I’ve come to the realization that when it comes to aviation I posses a ridiculous amount of serendipity. Serendipity is defined as: the occurrence and development of events by chance in a happy or beneficial way. That one word pretty much sums up my aviation life. If I were to give anyone around my age advice it would be something like: your age doesn’t matter (you can do whatever you want at your age assuming it is legal), be interested in an industry, share your passion with others, use social media (if done correctly it will help you greatly), never take no for answer, if you have diabetes (or any other health related issue) don’t let it stop you, connection are key. Finally, as the slogan of AirTran Airways states: Go. There’s nothing stopping you. As I continue my quest of becoming a private pilot, follow my website and social media feeds. My website has some of my pictures and videos flying including an onboard video of my first solo! Thank you to Scott for the opportunity to share my story on here; it is always a pleasure.

Twitter: @CRWjay
Instagram: @CRWjay
Facebook: /CRWJay
Website: Flying on Insulin


Jay Haapala on DSMA Live!

Jay Haapala on DSMA Live – Recorded July 26, 2014




Hanging with SugarFreeShawn (Shawn Shepheard)!

I was blessed with an opportunity to finally meet Shawn in person at CWD’s Friends for Life conference in Orlando – and he’s twice as awesome in person as I’d imagined him to be. We weren’t able to coordinate a video while together in Orlando, but we made sure to connect not long after.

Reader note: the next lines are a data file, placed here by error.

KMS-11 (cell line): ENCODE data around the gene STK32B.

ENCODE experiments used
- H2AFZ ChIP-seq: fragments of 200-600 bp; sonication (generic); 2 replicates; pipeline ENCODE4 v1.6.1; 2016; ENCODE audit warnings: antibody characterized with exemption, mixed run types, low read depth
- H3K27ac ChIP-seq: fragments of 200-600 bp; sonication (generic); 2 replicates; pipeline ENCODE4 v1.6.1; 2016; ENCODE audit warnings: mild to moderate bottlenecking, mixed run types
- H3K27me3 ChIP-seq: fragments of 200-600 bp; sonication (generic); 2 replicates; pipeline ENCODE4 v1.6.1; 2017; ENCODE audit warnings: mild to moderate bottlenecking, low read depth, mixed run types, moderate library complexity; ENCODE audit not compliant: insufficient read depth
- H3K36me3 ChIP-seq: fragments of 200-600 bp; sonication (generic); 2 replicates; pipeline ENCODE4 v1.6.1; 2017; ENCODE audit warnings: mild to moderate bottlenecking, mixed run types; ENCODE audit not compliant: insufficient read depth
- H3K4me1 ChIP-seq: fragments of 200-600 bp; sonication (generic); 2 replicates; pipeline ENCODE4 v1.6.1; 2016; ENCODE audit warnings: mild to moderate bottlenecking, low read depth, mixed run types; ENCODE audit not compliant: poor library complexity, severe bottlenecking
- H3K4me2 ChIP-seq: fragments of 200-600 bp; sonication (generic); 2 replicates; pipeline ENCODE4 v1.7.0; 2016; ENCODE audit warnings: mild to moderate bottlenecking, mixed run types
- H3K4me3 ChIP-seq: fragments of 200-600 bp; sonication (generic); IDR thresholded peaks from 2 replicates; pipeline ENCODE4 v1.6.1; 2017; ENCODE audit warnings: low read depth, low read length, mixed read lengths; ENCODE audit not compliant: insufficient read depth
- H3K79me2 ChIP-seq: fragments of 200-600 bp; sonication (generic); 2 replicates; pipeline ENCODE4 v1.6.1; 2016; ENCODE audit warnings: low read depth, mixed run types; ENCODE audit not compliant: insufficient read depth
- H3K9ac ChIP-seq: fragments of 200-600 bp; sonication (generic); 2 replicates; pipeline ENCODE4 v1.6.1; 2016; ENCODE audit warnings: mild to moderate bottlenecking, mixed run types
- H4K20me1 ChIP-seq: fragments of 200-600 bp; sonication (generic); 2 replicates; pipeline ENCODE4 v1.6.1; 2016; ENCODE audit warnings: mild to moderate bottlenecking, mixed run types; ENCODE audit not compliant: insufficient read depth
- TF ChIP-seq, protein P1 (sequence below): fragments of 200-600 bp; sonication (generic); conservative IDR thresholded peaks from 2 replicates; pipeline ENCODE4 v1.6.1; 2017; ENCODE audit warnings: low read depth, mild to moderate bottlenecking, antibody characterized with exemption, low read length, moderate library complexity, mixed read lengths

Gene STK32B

Shawn does a TON of amazing advocacy work and is just a treat to be around. If you all don’t follow him already, please make sure to get him on your radar and support the work he’s doing.

I’m honored to be a part of his story through sharing our story.

And I can't wait to get his new book... 

And I can’t wait to get his new book…

I owe a huge hug and thank you to the marvelous Sandy Struss for the introduction.

Patient Network Live Chat – THANK YOU, FDA!

Patient Network Live Chat - Diabetes and Glucose Monitoring Devices

Helene Clayton-Jeter, Courtney Lias, and Bennet Dunlap